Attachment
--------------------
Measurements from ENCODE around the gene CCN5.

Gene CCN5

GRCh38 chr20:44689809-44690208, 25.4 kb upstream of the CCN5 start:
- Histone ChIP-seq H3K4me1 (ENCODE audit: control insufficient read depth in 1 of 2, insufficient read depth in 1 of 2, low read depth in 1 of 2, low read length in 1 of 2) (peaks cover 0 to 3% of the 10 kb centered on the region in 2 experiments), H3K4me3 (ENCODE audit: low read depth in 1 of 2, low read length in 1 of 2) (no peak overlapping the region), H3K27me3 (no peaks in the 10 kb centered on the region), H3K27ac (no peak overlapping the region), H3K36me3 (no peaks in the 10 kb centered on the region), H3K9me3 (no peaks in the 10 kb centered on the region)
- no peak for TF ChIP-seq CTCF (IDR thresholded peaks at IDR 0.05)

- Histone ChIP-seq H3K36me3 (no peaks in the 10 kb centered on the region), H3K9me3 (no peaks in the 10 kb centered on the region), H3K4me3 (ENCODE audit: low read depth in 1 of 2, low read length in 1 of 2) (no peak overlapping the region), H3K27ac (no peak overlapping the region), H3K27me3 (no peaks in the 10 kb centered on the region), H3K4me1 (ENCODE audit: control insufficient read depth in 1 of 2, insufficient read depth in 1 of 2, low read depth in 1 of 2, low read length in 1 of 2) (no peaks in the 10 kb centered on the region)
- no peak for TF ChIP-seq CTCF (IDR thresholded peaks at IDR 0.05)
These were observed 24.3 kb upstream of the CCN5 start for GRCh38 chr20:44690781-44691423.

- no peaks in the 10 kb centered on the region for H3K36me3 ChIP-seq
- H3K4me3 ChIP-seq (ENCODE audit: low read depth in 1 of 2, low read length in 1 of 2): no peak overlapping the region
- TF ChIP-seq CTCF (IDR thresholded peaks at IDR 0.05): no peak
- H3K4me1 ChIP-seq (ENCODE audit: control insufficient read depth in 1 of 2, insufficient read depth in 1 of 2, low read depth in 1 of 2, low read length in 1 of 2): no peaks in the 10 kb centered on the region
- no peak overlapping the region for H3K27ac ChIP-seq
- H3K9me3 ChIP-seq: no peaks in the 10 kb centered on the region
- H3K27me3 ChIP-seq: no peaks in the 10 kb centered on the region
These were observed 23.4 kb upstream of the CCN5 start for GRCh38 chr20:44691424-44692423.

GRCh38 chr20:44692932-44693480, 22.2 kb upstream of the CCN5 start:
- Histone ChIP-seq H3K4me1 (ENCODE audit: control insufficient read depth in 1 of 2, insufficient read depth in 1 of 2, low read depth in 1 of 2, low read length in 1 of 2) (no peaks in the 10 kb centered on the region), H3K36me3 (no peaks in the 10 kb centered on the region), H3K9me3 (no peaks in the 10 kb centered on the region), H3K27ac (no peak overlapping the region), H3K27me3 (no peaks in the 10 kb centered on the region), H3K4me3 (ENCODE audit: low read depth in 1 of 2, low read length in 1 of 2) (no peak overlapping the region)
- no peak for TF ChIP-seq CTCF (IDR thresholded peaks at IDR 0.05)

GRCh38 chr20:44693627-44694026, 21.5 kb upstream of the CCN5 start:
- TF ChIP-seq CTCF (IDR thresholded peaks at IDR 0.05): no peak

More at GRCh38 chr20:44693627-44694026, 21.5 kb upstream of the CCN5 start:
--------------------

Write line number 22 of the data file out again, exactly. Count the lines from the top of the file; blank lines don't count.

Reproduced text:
More at GRCh38 chr20:44693627-44694026, 21.5 kb upstream of the CCN5 start: